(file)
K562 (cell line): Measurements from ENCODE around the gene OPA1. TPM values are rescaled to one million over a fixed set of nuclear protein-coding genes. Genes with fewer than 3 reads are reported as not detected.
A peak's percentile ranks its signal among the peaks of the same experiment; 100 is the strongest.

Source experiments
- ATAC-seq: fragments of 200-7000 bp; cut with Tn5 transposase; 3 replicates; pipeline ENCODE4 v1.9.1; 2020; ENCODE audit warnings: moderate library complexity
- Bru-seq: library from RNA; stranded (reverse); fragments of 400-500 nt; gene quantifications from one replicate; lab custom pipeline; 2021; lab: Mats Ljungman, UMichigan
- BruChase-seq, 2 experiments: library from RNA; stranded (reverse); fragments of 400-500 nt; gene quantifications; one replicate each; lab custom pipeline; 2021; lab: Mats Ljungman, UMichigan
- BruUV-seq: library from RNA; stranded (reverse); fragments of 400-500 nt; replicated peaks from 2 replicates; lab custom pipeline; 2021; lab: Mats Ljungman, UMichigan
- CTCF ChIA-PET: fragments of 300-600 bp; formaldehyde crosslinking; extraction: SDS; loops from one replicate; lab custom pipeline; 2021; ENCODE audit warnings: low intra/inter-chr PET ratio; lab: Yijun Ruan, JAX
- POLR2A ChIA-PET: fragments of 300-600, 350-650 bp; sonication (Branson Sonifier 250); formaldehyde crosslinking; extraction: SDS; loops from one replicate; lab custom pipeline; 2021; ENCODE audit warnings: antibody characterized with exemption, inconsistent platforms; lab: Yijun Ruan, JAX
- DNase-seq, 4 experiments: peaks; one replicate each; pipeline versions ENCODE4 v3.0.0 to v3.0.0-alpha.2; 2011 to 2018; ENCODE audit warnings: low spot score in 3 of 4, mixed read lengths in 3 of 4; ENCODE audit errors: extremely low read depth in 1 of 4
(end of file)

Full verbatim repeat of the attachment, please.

K562 (cell line): Measurements from ENCODE around the gene OPA1. TPM values are rescaled to one million over a fixed set of nuclear protein-coding genes. Genes with fewer than 3 reads are reported as not detected.
A peak's percentile ranks its signal among the peaks of the same experiment; 100 is the strongest.

Source experiments
- ATAC-seq: fragments of 200-7000 bp; cut with Tn5 transposase; 3 replicates; pipeline ENCODE4 v1.9.1; 2020; ENCODE audit warnings: moderate library complexity
- Bru-seq: library from RNA; stranded (reverse); fragments of 400-500 nt; gene quantifications from one replicate; lab custom pipeline; 2021; lab: Mats Ljungman, UMichigan
- BruChase-seq, 2 experiments: library from RNA; stranded (reverse); fragments of 400-500 nt; gene quantifications; one replicate each; lab custom pipeline; 2021; lab: Mats Ljungman, UMichigan
- BruUV-seq: library from RNA; stranded (reverse); fragments of 400-500 nt; replicated peaks from 2 replicates; lab custom pipeline; 2021; lab: Mats Ljungman, UMichigan
- CTCF ChIA-PET: fragments of 300-600 bp; formaldehyde crosslinking; extraction: SDS; loops from one replicate; lab custom pipeline; 2021; ENCODE audit warnings: low intra/inter-chr PET ratio; lab: Yijun Ruan, JAX
- POLR2A ChIA-PET: fragments of 300-600, 350-650 bp; sonication (Branson Sonifier 250); formaldehyde crosslinking; extraction: SDS; loops from one replicate; lab custom pipeline; 2021; ENCODE audit warnings: antibody characterized with exemption, inconsistent platforms; lab: Yijun Ruan, JAX
- DNase-seq, 4 experiments: peaks; one replicate each; pipeline versions ENCODE4 v3.0.0 to v3.0.0-alpha.2; 2011 to 2018; ENCODE audit warnings: low spot score in 3 of 4, mixed read lengths in 3 of 4; ENCODE audit errors: extremely low read depth in 1 of 4